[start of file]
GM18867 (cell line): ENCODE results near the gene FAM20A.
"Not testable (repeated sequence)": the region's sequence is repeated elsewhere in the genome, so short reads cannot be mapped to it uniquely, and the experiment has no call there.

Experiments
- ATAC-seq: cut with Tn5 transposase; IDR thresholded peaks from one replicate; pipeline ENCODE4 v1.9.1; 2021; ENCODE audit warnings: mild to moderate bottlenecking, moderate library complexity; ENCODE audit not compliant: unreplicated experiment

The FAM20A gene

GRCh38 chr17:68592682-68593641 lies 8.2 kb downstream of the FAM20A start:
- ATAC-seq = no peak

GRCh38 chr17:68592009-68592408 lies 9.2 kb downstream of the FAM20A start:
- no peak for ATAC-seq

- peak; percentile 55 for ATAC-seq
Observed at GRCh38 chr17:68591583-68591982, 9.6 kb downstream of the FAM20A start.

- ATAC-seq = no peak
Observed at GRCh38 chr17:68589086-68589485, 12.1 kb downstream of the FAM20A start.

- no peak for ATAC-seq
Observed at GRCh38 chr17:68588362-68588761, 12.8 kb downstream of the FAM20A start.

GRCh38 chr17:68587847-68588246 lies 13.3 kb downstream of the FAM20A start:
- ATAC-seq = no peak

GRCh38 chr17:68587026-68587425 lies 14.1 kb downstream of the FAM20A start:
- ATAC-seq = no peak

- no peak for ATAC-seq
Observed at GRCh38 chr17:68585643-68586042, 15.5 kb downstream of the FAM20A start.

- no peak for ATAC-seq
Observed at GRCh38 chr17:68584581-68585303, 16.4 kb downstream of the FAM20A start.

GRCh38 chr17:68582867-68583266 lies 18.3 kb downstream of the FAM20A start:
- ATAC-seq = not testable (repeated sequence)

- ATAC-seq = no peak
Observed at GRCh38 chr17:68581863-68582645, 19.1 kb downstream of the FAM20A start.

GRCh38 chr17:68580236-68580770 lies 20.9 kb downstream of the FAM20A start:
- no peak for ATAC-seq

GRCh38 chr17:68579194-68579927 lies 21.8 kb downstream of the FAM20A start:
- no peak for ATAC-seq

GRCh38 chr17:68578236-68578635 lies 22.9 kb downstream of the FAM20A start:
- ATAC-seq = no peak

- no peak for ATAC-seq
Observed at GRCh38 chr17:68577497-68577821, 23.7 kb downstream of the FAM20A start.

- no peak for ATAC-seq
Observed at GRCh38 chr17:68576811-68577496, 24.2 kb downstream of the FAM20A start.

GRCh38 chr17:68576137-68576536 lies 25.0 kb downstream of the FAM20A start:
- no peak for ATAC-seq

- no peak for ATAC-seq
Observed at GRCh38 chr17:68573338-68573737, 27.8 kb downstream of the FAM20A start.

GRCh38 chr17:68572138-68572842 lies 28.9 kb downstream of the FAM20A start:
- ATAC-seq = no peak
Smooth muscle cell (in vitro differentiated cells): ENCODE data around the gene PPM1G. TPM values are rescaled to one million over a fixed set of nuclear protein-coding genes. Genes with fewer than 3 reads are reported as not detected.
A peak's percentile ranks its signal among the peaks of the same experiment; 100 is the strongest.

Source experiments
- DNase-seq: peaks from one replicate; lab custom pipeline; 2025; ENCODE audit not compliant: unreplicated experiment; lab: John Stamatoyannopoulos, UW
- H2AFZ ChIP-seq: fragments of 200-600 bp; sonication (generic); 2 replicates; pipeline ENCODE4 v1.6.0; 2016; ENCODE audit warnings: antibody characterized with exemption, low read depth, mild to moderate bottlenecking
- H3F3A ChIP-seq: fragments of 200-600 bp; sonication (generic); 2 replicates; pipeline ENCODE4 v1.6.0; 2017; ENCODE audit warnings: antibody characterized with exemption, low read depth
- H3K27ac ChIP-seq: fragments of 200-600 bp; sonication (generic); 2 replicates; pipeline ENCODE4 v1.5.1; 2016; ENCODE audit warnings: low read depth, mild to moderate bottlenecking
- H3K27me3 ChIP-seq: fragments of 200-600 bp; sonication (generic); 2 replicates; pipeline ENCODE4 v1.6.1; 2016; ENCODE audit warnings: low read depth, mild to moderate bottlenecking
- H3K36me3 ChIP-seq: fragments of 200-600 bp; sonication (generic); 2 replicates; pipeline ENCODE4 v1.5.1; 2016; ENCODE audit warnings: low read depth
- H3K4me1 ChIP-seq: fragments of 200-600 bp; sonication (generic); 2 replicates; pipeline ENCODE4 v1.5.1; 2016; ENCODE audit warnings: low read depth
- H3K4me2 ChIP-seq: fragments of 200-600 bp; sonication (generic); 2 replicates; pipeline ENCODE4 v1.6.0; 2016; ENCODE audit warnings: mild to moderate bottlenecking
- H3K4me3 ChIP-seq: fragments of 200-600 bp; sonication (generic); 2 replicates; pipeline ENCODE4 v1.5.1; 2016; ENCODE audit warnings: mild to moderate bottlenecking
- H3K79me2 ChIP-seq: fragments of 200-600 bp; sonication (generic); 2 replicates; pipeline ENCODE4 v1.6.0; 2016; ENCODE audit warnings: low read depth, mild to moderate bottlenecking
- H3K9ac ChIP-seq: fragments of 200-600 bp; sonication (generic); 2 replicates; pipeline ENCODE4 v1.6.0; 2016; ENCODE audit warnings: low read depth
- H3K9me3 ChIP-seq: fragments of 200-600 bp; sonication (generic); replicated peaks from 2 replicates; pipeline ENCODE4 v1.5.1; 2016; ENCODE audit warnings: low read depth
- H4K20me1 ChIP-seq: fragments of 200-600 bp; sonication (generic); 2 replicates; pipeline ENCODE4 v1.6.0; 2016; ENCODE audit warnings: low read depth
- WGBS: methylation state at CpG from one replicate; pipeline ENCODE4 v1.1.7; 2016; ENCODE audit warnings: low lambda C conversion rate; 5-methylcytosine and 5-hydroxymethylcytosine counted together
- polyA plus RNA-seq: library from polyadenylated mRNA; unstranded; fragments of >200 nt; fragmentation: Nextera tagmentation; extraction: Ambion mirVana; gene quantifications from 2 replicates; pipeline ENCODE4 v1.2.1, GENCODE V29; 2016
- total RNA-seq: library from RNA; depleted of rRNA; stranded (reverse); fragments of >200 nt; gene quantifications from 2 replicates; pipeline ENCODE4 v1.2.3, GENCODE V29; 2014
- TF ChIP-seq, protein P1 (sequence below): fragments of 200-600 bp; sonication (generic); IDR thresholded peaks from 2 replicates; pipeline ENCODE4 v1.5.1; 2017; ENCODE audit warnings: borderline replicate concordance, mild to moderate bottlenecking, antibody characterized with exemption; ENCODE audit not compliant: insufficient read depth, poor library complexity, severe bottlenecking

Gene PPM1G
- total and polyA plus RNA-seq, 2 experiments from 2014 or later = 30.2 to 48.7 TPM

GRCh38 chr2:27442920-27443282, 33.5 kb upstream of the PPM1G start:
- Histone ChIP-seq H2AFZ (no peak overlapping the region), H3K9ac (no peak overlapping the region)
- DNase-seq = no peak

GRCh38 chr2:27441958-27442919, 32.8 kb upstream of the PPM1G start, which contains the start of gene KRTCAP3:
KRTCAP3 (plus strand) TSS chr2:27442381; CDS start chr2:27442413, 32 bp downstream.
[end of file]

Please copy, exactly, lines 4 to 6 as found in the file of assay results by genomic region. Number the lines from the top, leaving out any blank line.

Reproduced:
- ATAC-seq: cut with Tn5 transposase; IDR thresholded peaks from one replicate; pipeline ENCODE4 v1.9.1; 2021; ENCODE audit warnings: mild to moderate bottlenecking, moderate library complexity; ENCODE audit not compliant: unreplicated experiment

The FAM20A gene

GRCh38 chr17:68592682-68593641 lies 8.2 kb downstream of the FAM20A start: